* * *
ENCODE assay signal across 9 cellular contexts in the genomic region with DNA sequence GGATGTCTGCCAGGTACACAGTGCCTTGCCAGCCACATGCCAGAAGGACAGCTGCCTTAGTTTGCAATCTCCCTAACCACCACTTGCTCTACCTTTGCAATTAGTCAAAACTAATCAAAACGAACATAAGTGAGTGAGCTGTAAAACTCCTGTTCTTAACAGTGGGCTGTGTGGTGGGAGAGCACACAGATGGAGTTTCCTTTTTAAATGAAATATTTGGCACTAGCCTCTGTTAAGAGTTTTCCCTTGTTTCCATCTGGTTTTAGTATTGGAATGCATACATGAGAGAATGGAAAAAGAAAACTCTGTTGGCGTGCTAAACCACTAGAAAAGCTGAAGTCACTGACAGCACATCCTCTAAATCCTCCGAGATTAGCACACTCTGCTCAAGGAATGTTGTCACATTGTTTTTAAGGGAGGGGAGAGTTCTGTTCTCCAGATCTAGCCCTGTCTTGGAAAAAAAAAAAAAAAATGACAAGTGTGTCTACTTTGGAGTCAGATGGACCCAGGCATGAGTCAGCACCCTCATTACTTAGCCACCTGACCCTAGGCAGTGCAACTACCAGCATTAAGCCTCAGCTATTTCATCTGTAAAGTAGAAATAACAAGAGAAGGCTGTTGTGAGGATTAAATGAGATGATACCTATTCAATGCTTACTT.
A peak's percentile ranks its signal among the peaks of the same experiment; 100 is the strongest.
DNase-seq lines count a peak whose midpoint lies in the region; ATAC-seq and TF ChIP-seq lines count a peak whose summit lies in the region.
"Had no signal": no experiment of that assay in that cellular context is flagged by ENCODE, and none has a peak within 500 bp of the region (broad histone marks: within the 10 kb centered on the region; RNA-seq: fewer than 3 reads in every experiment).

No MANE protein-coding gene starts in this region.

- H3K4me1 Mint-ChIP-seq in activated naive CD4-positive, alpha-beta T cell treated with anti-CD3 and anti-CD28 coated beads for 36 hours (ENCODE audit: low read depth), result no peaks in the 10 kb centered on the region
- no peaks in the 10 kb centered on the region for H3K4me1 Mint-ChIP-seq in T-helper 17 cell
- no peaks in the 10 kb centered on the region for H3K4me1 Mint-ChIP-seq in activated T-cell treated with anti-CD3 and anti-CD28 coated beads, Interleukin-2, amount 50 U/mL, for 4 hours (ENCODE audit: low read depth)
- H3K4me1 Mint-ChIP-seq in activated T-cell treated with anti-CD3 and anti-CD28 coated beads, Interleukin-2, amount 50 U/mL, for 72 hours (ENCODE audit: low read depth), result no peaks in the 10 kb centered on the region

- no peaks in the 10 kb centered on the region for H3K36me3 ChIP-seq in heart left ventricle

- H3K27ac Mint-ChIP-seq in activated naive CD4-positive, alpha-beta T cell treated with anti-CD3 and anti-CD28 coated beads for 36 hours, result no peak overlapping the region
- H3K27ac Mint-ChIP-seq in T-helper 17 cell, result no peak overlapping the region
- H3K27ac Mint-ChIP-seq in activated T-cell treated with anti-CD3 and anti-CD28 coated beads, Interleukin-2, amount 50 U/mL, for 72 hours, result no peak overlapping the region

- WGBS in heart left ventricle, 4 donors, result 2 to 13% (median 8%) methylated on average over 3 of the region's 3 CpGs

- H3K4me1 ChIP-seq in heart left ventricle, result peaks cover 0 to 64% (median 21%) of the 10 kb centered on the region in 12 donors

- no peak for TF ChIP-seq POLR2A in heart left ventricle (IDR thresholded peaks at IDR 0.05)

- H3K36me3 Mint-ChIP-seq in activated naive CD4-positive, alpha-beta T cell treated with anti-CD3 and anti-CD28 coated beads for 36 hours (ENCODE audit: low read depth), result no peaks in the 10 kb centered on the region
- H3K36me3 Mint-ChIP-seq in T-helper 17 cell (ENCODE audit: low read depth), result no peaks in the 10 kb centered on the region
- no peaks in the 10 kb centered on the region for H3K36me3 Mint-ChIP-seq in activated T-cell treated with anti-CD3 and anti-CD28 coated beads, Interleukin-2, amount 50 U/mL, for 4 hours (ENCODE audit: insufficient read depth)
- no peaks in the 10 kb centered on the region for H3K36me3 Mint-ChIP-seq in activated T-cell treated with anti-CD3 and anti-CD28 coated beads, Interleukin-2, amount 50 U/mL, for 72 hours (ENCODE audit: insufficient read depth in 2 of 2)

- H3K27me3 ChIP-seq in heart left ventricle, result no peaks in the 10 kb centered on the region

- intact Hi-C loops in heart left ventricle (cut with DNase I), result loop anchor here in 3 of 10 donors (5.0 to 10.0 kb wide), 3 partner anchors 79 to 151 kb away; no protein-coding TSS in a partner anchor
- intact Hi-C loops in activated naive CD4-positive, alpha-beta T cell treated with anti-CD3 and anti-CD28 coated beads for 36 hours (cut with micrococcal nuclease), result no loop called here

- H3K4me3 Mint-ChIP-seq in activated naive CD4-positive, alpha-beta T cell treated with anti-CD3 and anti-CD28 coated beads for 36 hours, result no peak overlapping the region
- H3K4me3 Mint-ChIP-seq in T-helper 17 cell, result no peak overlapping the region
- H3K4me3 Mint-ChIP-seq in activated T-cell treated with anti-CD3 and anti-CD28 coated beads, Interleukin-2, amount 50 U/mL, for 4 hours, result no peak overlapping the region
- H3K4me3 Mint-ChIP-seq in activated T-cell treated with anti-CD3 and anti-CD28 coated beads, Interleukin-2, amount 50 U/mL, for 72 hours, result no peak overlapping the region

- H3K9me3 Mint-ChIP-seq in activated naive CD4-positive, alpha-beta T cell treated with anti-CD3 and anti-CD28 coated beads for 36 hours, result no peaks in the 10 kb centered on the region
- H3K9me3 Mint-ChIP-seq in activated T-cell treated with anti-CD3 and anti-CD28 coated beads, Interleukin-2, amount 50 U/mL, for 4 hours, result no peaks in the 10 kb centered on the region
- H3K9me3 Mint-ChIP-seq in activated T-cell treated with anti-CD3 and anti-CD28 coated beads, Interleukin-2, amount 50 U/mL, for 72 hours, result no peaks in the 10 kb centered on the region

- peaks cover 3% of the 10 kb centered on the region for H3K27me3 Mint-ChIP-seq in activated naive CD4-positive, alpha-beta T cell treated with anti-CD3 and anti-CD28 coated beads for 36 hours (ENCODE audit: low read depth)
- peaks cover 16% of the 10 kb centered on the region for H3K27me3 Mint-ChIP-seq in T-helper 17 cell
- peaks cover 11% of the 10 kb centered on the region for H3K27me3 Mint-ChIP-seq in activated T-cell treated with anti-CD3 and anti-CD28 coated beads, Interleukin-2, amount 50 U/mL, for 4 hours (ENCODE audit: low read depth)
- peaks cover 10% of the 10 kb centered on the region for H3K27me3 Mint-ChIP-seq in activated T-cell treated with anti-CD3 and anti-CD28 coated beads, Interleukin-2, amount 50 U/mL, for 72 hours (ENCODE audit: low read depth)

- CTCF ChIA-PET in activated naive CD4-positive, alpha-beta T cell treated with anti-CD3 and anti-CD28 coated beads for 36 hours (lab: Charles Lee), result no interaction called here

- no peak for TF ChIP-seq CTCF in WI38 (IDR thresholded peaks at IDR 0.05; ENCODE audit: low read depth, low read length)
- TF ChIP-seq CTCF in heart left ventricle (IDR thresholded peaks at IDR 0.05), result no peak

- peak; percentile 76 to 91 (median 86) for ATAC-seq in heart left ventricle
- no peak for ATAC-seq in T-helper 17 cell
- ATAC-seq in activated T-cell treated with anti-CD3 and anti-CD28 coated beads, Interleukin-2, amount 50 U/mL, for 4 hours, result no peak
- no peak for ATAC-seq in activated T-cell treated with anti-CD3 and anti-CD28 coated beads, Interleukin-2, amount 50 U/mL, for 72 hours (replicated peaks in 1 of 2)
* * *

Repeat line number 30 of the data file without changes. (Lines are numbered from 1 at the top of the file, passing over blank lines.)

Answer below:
- H3K9me3 Mint-ChIP-seq in activated T-cell treated with anti-CD3 and anti-CD28 coated beads, Interleukin-2, amount 50 U/mL, for 72 hours, result no peaks in the 10 kb centered on the region